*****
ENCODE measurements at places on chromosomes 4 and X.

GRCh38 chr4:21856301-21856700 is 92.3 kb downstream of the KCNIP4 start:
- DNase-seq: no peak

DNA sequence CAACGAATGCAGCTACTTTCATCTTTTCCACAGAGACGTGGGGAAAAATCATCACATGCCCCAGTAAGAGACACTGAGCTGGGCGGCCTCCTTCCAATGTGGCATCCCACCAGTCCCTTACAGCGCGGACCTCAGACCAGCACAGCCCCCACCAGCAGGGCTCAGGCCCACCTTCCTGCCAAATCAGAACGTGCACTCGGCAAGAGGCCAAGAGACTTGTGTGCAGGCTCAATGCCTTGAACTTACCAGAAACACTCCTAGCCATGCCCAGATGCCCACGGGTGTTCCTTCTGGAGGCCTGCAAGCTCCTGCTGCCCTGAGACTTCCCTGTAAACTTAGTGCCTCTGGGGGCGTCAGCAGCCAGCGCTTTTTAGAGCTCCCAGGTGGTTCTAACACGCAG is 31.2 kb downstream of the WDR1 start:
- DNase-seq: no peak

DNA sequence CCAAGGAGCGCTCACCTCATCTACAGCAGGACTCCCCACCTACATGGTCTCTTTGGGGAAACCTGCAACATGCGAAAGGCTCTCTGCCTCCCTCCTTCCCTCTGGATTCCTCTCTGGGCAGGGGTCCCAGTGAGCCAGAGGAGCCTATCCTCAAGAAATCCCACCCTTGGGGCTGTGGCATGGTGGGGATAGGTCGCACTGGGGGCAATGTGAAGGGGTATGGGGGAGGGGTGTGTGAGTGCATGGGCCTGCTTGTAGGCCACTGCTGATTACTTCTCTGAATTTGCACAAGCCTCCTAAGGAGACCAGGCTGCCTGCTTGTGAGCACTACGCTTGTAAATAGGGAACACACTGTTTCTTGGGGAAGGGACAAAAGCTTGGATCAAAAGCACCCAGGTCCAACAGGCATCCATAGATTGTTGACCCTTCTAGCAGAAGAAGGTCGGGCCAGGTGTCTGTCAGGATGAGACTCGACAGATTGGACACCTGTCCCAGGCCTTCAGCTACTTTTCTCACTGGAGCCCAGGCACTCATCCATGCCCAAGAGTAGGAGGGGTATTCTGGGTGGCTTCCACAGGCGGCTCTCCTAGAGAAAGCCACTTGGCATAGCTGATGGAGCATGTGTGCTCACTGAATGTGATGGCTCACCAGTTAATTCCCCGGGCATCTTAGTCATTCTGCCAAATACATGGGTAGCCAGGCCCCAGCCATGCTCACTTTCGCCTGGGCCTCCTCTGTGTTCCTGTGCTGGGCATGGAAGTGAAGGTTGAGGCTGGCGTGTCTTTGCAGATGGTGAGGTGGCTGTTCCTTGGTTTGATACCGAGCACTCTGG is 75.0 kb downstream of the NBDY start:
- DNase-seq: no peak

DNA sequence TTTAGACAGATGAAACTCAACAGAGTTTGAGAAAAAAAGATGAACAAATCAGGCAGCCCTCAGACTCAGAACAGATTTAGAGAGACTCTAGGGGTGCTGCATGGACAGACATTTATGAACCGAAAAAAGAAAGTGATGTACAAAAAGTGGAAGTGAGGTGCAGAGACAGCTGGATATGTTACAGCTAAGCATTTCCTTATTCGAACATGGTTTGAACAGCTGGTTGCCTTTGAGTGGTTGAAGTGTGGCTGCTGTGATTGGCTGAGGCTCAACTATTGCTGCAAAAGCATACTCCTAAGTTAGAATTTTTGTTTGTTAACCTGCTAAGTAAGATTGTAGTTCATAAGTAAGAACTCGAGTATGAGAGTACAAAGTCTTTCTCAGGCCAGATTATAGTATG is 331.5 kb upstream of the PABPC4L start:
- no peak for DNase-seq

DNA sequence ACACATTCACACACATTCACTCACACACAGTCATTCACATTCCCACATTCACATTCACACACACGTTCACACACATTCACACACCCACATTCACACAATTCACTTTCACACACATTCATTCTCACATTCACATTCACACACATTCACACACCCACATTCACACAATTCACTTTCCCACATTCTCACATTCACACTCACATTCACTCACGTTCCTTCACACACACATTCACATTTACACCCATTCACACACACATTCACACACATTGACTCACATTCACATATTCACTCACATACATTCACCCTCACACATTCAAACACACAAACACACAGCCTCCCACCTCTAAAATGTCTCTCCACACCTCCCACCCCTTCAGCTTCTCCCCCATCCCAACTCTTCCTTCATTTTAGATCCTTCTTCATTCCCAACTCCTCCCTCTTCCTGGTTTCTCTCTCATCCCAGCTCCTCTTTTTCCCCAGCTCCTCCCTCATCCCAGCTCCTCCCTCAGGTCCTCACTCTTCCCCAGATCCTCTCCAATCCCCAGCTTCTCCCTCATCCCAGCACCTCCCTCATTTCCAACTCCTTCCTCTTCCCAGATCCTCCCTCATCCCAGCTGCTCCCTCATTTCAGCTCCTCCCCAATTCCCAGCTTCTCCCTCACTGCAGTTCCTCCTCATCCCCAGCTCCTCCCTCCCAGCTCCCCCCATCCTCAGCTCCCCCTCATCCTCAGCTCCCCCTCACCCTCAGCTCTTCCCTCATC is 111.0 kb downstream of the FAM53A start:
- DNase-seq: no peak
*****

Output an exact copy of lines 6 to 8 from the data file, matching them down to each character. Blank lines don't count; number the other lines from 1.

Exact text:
DNA sequence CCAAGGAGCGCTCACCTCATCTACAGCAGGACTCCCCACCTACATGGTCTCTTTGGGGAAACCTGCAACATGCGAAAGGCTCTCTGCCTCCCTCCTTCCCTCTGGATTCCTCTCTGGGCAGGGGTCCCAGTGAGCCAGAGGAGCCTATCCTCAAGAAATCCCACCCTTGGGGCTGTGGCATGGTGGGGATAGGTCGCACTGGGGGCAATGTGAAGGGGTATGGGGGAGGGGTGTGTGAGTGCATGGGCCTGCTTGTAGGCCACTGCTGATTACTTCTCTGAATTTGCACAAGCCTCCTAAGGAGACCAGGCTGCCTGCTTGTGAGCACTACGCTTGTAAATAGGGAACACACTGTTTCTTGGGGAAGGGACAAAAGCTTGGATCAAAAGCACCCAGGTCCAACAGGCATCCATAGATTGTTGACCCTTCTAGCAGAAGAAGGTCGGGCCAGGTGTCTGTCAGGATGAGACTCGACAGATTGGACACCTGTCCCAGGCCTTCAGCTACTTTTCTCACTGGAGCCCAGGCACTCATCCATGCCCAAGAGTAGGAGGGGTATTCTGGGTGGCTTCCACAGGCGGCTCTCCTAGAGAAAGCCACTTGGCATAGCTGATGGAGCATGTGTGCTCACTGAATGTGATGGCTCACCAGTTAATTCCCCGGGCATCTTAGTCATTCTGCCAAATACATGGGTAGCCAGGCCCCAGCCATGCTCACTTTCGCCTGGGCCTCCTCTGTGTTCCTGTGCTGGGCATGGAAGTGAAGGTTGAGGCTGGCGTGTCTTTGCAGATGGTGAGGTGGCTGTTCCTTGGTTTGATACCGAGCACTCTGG is 75.0 kb downstream of the NBDY start:
- DNase-seq: no peak

DNA sequence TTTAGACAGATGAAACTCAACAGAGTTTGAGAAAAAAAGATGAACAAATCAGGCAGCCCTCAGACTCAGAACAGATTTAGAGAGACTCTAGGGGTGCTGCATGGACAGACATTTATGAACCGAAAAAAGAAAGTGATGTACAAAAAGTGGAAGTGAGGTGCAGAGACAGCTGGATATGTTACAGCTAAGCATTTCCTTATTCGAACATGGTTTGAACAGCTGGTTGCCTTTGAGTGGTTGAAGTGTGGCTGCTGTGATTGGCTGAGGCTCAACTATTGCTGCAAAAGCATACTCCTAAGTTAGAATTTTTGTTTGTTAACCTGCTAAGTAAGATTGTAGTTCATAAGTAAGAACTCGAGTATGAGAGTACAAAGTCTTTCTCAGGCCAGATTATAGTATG is 331.5 kb upstream of the PABPC4L start: